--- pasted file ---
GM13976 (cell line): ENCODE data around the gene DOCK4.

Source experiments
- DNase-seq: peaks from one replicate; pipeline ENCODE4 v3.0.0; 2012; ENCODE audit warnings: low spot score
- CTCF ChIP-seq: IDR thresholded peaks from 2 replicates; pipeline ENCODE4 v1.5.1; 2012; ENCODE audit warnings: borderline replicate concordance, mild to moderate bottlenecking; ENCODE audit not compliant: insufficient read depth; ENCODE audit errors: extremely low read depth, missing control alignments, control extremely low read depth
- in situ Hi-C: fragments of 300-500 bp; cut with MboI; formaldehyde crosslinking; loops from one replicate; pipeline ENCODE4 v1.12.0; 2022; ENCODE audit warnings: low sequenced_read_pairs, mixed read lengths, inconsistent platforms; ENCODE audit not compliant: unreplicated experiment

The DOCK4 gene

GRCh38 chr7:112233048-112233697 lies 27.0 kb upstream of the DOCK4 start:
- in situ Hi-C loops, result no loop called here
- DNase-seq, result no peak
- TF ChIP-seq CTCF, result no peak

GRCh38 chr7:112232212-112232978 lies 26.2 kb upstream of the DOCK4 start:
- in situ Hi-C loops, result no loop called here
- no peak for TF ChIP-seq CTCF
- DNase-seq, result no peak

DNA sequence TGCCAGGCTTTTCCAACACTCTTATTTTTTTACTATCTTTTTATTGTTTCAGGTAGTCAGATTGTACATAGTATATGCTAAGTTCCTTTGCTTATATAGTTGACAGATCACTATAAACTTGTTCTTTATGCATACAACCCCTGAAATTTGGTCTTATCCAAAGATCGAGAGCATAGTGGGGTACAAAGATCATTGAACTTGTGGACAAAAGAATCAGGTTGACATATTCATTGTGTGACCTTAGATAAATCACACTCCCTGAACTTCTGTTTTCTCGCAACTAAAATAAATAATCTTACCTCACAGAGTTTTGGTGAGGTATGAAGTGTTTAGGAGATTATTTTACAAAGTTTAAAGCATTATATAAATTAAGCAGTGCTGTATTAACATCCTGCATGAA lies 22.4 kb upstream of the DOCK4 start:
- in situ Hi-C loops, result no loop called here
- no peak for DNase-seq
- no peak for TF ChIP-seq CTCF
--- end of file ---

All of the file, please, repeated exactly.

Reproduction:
GM13976 (cell line): ENCODE data around the gene DOCK4.

Source experiments
- DNase-seq: peaks from one replicate; pipeline ENCODE4 v3.0.0; 2012; ENCODE audit warnings: low spot score
- CTCF ChIP-seq: IDR thresholded peaks from 2 replicates; pipeline ENCODE4 v1.5.1; 2012; ENCODE audit warnings: borderline replicate concordance, mild to moderate bottlenecking; ENCODE audit not compliant: insufficient read depth; ENCODE audit errors: extremely low read depth, missing control alignments, control extremely low read depth
- in situ Hi-C: fragments of 300-500 bp; cut with MboI; formaldehyde crosslinking; loops from one replicate; pipeline ENCODE4 v1.12.0; 2022; ENCODE audit warnings: low sequenced_read_pairs, mixed read lengths, inconsistent platforms; ENCODE audit not compliant: unreplicated experiment

The DOCK4 gene

GRCh38 chr7:112233048-112233697 lies 27.0 kb upstream of the DOCK4 start:
- in situ Hi-C loops, result no loop called here
- DNase-seq, result no peak
- TF ChIP-seq CTCF, result no peak

GRCh38 chr7:112232212-112232978 lies 26.2 kb upstream of the DOCK4 start:
- in situ Hi-C loops, result no loop called here
- no peak for TF ChIP-seq CTCF
- DNase-seq, result no peak

DNA sequence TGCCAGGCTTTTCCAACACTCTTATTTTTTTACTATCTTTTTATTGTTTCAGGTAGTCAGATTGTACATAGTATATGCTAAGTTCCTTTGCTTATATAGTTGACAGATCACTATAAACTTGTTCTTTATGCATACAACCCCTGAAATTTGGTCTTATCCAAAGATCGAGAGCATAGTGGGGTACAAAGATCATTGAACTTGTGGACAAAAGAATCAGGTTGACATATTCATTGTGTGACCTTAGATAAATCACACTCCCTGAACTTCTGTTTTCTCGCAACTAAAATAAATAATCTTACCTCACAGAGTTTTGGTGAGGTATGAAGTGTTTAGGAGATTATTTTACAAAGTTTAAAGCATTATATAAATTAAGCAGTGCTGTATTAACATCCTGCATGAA lies 22.4 kb upstream of the DOCK4 start:
- in situ Hi-C loops, result no loop called here
- no peak for DNase-seq
- no peak for TF ChIP-seq CTCF